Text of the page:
It was the day after that snowy weather a couple of weeks back. I woke to find an email from a friend. “Look on the table outside the door,” it said. “I got you a present.” Tucked into an inch of otherwise unmolested snow was a bag of cockles, delivered, much to my embarrassment, while I was still slumbering lazily in bed.
I peeled open the bag to reveal the delicately ridged black and tan shells, some of the plumpest I’d ever seen. A few hours later, they had become a simple, but indulgent lunch, steamed open with a splash of vermouth and with a glug of cream stirred into their rock-pool juices.
If cockles prove elusive, use mussels or clams instead. This isn’t so much a recipe as a blueprint.
1kg cockles (or mussels or clams)
2 tbsp butter
2 medium banana shallots (echalions), finely chopped
2 plump cloves garlic, finely chopped
Leaves from 4 sprigs thyme
125ml dry vermouth (or dry white wine)
75ml double cream
2 handfuls chopped flatleaf parsley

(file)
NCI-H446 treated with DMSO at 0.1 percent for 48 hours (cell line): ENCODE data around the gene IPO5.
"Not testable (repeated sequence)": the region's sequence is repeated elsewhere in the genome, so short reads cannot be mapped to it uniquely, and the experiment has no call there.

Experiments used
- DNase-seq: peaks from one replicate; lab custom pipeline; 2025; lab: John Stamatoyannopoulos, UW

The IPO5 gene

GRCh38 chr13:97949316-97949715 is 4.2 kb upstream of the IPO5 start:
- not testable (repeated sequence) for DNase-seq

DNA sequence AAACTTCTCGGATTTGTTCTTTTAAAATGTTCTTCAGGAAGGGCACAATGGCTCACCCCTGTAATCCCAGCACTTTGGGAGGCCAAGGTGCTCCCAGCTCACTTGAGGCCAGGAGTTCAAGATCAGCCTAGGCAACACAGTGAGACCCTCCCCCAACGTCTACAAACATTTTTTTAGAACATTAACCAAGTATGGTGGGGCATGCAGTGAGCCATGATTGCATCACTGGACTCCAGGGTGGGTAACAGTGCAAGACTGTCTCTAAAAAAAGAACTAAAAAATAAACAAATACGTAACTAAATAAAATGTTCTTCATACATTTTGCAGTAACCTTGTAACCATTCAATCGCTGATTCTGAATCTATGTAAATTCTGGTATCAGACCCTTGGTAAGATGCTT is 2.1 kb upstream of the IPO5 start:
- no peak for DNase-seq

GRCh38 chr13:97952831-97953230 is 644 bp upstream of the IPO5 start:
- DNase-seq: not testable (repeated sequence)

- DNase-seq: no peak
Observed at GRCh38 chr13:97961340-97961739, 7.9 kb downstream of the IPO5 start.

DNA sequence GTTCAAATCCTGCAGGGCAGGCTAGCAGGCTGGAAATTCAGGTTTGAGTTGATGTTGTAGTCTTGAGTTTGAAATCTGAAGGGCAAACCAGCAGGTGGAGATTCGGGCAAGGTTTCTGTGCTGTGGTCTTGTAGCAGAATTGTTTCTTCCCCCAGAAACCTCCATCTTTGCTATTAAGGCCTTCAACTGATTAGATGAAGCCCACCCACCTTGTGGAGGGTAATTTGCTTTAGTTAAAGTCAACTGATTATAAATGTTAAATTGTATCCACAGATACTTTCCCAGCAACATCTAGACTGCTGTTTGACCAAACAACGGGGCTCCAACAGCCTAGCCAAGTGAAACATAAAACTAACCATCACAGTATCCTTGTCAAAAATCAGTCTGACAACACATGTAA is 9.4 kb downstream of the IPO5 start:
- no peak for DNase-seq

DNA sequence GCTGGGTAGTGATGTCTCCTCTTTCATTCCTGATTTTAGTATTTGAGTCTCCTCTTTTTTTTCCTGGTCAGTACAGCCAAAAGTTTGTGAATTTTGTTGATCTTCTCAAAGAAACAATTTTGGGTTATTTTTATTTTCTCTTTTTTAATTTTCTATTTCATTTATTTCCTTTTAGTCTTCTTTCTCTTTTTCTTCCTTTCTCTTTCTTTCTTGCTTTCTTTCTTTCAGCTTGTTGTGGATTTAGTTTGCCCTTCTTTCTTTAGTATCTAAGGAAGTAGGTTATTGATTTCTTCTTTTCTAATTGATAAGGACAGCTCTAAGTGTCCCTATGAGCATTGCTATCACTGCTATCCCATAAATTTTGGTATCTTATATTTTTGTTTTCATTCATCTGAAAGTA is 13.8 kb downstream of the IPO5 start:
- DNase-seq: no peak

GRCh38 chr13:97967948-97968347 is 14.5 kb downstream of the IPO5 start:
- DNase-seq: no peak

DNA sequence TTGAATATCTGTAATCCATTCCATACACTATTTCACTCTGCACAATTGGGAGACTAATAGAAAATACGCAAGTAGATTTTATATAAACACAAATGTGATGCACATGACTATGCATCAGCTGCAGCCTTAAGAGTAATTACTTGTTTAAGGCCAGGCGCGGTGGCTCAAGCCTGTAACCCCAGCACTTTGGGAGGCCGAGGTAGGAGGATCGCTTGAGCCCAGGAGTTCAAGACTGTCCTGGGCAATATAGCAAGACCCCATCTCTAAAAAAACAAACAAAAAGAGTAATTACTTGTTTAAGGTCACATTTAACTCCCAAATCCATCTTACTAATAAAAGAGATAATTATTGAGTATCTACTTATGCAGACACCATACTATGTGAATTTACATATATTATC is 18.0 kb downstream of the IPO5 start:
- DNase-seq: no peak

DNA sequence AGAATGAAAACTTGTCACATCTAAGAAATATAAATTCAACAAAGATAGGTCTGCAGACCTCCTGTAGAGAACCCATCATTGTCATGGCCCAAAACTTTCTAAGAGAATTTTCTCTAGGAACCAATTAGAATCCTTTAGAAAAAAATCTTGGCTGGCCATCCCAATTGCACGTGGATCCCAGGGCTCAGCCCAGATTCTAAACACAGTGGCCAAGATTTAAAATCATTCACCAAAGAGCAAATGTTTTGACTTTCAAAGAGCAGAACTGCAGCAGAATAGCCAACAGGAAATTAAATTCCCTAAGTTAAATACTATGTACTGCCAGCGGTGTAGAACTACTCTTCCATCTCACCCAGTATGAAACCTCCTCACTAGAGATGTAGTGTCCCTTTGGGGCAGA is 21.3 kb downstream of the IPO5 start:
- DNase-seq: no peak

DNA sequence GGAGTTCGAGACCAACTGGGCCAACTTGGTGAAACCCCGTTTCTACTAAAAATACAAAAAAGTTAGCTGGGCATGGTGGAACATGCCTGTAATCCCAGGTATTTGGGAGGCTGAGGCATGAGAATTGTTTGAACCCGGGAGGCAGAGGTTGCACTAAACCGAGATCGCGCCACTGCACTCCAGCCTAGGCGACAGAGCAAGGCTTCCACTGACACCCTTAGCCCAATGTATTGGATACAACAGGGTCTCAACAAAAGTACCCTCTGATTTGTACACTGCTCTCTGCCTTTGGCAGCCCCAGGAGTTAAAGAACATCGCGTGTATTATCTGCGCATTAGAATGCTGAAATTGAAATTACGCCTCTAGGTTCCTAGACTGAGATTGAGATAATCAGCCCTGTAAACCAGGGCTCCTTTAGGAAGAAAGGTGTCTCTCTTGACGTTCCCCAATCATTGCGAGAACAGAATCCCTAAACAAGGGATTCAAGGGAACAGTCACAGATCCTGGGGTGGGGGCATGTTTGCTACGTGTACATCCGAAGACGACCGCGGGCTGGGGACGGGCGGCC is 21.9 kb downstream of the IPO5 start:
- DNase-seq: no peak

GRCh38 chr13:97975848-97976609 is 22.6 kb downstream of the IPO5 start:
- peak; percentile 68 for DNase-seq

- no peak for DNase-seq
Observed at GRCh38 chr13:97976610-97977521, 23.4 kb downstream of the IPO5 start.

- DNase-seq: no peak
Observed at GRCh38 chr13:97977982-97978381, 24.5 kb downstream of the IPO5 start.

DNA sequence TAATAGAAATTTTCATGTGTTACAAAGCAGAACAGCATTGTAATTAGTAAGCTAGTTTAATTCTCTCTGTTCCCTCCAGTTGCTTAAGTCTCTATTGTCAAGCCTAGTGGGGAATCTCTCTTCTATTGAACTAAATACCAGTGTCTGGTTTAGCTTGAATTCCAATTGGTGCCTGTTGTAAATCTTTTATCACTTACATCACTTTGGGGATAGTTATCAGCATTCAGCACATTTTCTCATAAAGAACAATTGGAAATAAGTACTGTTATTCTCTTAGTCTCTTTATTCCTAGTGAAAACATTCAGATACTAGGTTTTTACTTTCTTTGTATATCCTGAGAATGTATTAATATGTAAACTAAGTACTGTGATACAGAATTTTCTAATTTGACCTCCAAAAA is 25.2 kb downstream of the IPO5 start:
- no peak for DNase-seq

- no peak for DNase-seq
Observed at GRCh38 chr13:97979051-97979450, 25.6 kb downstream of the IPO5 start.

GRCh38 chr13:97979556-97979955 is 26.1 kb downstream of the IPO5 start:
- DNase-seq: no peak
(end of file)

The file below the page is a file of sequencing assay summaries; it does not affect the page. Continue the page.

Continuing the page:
Good bread, toasted if you want
Discard any cockles with broken shells, then sort through the rest, tapping them briskly on the work surface. They should all close. Discard any that remain stubbornly open.
Rinse the shells a couple of times in cold water, then place in a bowl. Add cold water to cover them by about 2cm, then stir in 1 tsp fine sea salt. Leave for at least 30 mins – they will slowly purge themselves of sand. Drain and rinse.
Over a medium heat, melt that butter in a large saucepan. Add the shallots, garlic and thyme and stir for a minute or so, until the shallots start to soften. Don’t let them burn.
Tip in the cockles and turn up the heat. Stir for a minute, then pour in the vermouth and cover with a lid. Cook for 2-3 minutes more, shaking the pan occasionally, until the cockles have opened. Discard any that don’t.
Scoop the cockles into bowls using a slotted spoon. Bring the juices to a boil and reduce a little if they seem a bit watery. Remove from the heat and stir in the cream, then put back on the hob and bubble for a minute or two to thicken slightly. Season with pepper, stir through most of the parsley and pour over the cockles. Scatter with a little more chopped parsley and serve with bread or toast for mopping the juices.
Lucas Hollweg is an award-winning food writer, cookbook author and cook. A former Sunday Times journalist and cookery columnist, he writes for a wide range of food publications. His most recent book is Good Things to Eat.